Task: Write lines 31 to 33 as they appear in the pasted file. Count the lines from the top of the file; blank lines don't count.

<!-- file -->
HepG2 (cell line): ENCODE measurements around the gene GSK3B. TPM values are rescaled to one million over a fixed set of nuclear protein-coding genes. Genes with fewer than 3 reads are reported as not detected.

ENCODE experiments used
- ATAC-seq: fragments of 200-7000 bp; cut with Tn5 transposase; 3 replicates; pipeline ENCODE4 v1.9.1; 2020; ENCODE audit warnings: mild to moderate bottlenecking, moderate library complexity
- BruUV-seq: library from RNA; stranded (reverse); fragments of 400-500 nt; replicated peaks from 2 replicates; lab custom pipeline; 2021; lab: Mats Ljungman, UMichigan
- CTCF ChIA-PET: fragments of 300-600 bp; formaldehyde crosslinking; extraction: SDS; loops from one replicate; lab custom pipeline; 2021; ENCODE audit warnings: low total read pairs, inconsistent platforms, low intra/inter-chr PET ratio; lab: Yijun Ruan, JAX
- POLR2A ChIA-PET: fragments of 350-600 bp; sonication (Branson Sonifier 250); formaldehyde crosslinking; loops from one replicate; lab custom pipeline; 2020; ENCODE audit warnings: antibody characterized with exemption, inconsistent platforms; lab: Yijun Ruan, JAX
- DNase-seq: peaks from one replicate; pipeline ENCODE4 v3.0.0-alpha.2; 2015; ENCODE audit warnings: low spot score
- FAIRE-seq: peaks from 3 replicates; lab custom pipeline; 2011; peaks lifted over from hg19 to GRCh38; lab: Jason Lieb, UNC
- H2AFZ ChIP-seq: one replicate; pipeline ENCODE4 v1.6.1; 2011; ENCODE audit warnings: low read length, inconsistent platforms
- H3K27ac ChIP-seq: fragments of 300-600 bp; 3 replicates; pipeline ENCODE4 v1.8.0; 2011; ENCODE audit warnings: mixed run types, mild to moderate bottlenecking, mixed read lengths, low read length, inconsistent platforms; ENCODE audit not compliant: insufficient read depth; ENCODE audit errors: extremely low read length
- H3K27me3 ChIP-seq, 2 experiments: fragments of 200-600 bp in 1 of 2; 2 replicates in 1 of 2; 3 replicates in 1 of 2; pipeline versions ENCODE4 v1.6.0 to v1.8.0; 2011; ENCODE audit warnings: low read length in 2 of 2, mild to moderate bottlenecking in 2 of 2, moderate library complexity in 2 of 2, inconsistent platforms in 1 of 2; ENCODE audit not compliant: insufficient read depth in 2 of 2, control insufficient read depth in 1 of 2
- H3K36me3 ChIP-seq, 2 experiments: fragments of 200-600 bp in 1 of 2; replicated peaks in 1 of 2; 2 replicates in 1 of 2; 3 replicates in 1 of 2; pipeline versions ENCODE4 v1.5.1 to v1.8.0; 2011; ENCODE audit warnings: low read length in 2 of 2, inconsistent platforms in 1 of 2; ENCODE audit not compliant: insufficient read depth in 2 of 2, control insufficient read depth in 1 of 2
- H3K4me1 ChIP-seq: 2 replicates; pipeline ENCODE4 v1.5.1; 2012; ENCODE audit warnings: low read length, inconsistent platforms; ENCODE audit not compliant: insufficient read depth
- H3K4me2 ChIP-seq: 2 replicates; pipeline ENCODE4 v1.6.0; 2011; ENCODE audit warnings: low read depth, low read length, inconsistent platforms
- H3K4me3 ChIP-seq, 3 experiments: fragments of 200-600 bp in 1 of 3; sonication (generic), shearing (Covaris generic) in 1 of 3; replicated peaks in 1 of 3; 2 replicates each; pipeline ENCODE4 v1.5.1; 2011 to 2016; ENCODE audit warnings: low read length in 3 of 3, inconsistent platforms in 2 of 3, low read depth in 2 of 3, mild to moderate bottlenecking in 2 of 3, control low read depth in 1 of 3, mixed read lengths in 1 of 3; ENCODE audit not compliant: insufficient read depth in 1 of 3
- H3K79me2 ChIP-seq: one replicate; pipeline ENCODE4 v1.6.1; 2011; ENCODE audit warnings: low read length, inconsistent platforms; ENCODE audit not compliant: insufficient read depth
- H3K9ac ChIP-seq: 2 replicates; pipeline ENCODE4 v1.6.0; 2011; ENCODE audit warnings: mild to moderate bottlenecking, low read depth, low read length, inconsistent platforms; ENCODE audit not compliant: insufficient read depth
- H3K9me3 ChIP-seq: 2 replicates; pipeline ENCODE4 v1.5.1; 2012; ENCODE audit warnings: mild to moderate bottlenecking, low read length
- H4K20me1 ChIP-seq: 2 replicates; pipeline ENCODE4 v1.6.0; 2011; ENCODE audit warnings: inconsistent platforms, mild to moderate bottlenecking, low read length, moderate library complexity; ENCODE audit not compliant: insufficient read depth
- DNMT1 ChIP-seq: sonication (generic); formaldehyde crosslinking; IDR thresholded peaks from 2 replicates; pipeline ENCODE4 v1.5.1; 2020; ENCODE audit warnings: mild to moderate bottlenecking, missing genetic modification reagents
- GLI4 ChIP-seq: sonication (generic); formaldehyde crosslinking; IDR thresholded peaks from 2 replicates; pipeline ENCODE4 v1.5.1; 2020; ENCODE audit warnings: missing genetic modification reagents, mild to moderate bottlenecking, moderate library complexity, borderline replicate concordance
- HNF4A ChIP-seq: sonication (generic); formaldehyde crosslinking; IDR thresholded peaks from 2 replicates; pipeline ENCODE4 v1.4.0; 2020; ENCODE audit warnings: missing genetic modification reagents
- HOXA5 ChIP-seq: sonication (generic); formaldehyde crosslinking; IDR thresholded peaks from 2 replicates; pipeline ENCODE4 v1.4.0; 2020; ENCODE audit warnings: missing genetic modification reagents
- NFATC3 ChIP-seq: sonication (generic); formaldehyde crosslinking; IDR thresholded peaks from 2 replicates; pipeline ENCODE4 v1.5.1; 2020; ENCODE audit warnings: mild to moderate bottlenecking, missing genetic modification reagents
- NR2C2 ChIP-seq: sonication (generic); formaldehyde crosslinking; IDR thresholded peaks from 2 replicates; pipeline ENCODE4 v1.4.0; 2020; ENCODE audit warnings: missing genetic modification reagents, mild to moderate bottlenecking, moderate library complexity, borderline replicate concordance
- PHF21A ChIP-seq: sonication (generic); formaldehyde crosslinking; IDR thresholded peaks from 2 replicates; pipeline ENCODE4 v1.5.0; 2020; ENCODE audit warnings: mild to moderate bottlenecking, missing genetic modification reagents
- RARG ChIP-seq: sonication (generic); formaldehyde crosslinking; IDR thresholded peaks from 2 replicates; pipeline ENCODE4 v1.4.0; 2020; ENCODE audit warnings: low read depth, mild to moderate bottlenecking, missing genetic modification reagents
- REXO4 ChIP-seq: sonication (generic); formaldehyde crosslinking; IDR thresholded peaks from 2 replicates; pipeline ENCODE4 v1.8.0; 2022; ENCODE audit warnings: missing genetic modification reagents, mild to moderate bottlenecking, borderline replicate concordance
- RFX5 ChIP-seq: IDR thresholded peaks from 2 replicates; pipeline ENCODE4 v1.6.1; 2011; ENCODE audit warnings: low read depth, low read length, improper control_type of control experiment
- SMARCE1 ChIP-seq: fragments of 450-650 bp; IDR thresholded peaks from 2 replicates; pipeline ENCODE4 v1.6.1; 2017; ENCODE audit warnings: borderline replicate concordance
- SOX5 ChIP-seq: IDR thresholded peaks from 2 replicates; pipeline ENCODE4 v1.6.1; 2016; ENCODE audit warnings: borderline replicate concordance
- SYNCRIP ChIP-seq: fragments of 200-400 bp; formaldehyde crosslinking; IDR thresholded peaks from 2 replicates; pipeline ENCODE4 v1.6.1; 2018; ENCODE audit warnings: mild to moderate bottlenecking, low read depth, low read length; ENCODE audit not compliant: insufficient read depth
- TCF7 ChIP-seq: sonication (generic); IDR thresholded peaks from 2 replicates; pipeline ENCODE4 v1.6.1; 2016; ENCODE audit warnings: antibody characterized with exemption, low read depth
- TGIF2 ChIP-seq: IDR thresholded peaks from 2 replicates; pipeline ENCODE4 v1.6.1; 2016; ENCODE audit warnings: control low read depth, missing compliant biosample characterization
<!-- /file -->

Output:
- SOX5 ChIP-seq: IDR thresholded peaks from 2 replicates; pipeline ENCODE4 v1.6.1; 2016; ENCODE audit warnings: borderline replicate concordance
- SYNCRIP ChIP-seq: fragments of 200-400 bp; formaldehyde crosslinking; IDR thresholded peaks from 2 replicates; pipeline ENCODE4 v1.6.1; 2018; ENCODE audit warnings: mild to moderate bottlenecking, low read depth, low read length; ENCODE audit not compliant: insufficient read depth
- TCF7 ChIP-seq: sonication (generic); IDR thresholded peaks from 2 replicates; pipeline ENCODE4 v1.6.1; 2016; ENCODE audit warnings: antibody characterized with exemption, low read depth